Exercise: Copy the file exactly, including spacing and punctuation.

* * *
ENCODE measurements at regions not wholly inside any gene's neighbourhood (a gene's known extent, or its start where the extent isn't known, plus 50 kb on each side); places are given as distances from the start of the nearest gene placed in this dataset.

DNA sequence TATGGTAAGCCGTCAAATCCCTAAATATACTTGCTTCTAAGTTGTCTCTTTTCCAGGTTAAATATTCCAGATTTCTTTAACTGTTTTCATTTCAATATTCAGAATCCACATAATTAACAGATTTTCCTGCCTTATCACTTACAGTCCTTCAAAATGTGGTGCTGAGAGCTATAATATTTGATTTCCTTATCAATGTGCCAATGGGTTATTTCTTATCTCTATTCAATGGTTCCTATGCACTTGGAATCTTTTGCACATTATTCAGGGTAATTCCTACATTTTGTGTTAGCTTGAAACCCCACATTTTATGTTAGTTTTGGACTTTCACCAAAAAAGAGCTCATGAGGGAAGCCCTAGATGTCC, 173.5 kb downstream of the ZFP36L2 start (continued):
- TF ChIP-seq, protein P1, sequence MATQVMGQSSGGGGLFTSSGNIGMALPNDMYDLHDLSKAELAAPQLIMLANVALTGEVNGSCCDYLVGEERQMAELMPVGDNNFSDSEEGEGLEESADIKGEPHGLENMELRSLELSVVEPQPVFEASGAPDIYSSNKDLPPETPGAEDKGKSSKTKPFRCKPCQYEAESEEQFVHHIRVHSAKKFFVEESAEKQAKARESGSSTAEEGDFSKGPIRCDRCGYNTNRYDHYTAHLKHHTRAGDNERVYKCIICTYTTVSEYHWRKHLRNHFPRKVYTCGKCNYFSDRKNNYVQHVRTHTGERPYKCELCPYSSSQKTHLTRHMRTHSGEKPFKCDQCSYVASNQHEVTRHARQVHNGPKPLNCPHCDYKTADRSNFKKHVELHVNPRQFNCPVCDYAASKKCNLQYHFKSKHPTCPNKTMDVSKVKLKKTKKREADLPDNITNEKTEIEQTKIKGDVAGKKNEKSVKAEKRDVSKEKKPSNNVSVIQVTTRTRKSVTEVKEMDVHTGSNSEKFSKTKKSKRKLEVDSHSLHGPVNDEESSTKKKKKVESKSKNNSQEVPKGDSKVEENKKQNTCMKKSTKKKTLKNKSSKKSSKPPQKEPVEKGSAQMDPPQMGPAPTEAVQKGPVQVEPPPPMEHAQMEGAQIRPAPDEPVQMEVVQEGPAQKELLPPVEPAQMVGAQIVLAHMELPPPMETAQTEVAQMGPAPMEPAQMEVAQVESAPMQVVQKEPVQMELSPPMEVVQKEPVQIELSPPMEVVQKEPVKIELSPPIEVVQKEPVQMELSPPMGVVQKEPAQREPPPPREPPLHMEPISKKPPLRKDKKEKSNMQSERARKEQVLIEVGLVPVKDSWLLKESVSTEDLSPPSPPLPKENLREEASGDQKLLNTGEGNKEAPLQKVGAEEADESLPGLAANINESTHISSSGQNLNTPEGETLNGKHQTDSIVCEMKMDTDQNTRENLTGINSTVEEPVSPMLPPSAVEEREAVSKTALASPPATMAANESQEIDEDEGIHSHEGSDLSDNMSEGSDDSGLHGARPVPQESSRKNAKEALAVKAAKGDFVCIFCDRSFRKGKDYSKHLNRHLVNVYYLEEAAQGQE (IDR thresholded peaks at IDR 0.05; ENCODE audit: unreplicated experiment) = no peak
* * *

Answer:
ENCODE measurements at regions not wholly inside any gene's neighbourhood (a gene's known extent, or its start where the extent isn't known, plus 50 kb on each side); places are given as distances from the start of the nearest gene placed in this dataset.

DNA sequence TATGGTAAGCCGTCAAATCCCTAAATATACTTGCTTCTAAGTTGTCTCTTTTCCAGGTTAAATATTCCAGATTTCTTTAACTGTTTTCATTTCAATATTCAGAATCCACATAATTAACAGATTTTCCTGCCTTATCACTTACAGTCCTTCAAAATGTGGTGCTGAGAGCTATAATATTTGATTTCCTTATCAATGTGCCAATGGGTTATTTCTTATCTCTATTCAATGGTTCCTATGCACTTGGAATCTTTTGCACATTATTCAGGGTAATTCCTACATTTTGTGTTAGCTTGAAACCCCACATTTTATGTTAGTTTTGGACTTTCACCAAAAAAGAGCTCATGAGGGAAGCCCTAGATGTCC, 173.5 kb downstream of the ZFP36L2 start (continued):
- TF ChIP-seq, protein P1, sequence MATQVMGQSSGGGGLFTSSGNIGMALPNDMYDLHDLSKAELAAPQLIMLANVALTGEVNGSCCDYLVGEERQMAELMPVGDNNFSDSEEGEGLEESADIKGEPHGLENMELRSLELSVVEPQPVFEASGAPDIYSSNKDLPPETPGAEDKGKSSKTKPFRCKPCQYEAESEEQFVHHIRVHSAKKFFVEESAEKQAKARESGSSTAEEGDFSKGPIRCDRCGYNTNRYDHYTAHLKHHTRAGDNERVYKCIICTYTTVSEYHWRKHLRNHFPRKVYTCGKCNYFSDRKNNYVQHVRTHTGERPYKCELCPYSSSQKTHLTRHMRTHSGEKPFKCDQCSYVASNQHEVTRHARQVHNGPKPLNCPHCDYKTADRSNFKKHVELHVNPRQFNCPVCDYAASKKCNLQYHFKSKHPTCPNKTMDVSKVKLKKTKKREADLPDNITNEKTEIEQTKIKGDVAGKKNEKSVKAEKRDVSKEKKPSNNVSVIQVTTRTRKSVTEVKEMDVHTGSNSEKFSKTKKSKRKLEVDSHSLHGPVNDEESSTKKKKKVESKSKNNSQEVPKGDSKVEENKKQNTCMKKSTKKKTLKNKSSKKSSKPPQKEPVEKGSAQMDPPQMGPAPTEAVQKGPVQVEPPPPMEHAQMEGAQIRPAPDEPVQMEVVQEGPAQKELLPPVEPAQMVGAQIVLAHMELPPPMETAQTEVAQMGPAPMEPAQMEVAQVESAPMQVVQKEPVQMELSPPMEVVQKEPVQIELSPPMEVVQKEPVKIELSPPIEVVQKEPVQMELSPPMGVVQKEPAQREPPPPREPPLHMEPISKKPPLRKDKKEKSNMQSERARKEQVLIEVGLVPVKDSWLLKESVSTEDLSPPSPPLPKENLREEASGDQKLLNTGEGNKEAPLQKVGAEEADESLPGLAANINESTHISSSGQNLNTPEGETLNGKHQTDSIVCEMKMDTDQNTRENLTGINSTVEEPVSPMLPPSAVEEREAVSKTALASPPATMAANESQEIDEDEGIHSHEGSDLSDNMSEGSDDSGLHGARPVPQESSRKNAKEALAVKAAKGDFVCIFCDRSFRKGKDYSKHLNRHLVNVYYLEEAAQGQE (IDR thresholded peaks at IDR 0.05; ENCODE audit: unreplicated experiment) = no peak